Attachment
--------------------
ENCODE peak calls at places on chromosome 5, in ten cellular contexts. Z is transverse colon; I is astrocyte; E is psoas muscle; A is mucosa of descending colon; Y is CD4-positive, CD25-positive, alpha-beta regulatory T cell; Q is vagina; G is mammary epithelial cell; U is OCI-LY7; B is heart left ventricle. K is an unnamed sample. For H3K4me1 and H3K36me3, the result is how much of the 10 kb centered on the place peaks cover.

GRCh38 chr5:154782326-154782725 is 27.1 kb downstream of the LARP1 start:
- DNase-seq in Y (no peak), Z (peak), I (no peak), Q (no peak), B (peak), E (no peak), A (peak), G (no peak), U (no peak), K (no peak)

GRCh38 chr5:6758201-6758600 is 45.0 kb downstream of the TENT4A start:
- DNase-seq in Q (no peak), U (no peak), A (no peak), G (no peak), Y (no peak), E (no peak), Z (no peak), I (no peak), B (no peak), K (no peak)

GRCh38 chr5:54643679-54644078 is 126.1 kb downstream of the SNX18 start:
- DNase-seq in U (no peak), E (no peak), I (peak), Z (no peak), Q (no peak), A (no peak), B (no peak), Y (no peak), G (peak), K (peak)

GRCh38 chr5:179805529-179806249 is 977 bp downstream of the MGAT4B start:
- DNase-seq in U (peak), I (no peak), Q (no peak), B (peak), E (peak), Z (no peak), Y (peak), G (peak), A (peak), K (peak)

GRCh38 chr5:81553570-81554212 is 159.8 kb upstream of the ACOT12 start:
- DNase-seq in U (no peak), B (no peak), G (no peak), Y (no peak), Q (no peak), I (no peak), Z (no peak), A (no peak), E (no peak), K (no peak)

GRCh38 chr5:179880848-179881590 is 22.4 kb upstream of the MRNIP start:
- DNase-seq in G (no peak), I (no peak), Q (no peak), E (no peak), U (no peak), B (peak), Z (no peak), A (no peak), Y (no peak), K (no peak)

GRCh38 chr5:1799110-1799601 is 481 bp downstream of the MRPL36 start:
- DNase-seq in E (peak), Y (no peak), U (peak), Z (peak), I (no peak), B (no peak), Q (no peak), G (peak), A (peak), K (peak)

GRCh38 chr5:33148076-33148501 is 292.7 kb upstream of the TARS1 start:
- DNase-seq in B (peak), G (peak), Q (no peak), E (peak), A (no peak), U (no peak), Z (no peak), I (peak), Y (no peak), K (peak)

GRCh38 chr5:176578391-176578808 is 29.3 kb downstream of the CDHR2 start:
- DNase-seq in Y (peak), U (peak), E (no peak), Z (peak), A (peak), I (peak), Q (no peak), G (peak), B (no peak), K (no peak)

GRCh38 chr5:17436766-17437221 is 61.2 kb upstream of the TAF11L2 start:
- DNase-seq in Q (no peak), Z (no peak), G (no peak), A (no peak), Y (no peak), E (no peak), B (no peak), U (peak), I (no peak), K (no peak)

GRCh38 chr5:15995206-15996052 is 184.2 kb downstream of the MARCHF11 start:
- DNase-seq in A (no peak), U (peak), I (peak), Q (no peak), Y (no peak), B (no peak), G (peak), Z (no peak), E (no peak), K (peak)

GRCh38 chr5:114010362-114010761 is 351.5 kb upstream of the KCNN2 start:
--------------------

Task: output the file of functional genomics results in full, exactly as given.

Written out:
ENCODE peak calls at places on chromosome 5, in ten cellular contexts. Z is transverse colon; I is astrocyte; E is psoas muscle; A is mucosa of descending colon; Y is CD4-positive, CD25-positive, alpha-beta regulatory T cell; Q is vagina; G is mammary epithelial cell; U is OCI-LY7; B is heart left ventricle. K is an unnamed sample. For H3K4me1 and H3K36me3, the result is how much of the 10 kb centered on the place peaks cover.

GRCh38 chr5:154782326-154782725 is 27.1 kb downstream of the LARP1 start:
- DNase-seq in Y (no peak), Z (peak), I (no peak), Q (no peak), B (peak), E (no peak), A (peak), G (no peak), U (no peak), K (no peak)

GRCh38 chr5:6758201-6758600 is 45.0 kb downstream of the TENT4A start:
- DNase-seq in Q (no peak), U (no peak), A (no peak), G (no peak), Y (no peak), E (no peak), Z (no peak), I (no peak), B (no peak), K (no peak)

GRCh38 chr5:54643679-54644078 is 126.1 kb downstream of the SNX18 start:
- DNase-seq in U (no peak), E (no peak), I (peak), Z (no peak), Q (no peak), A (no peak), B (no peak), Y (no peak), G (peak), K (peak)

GRCh38 chr5:179805529-179806249 is 977 bp downstream of the MGAT4B start:
- DNase-seq in U (peak), I (no peak), Q (no peak), B (peak), E (peak), Z (no peak), Y (peak), G (peak), A (peak), K (peak)

GRCh38 chr5:81553570-81554212 is 159.8 kb upstream of the ACOT12 start:
- DNase-seq in U (no peak), B (no peak), G (no peak), Y (no peak), Q (no peak), I (no peak), Z (no peak), A (no peak), E (no peak), K (no peak)

GRCh38 chr5:179880848-179881590 is 22.4 kb upstream of the MRNIP start:
- DNase-seq in G (no peak), I (no peak), Q (no peak), E (no peak), U (no peak), B (peak), Z (no peak), A (no peak), Y (no peak), K (no peak)

GRCh38 chr5:1799110-1799601 is 481 bp downstream of the MRPL36 start:
- DNase-seq in E (peak), Y (no peak), U (peak), Z (peak), I (no peak), B (no peak), Q (no peak), G (peak), A (peak), K (peak)

GRCh38 chr5:33148076-33148501 is 292.7 kb upstream of the TARS1 start:
- DNase-seq in B (peak), G (peak), Q (no peak), E (peak), A (no peak), U (no peak), Z (no peak), I (peak), Y (no peak), K (peak)

GRCh38 chr5:176578391-176578808 is 29.3 kb downstream of the CDHR2 start:
- DNase-seq in Y (peak), U (peak), E (no peak), Z (peak), A (peak), I (peak), Q (no peak), G (peak), B (no peak), K (no peak)

GRCh38 chr5:17436766-17437221 is 61.2 kb upstream of the TAF11L2 start:
- DNase-seq in Q (no peak), Z (no peak), G (no peak), A (no peak), Y (no peak), E (no peak), B (no peak), U (peak), I (no peak), K (no peak)

GRCh38 chr5:15995206-15996052 is 184.2 kb downstream of the MARCHF11 start:
- DNase-seq in A (no peak), U (peak), I (peak), Q (no peak), Y (no peak), B (no peak), G (peak), Z (no peak), E (no peak), K (peak)

GRCh38 chr5:114010362-114010761 is 351.5 kb upstream of the KCNN2 start: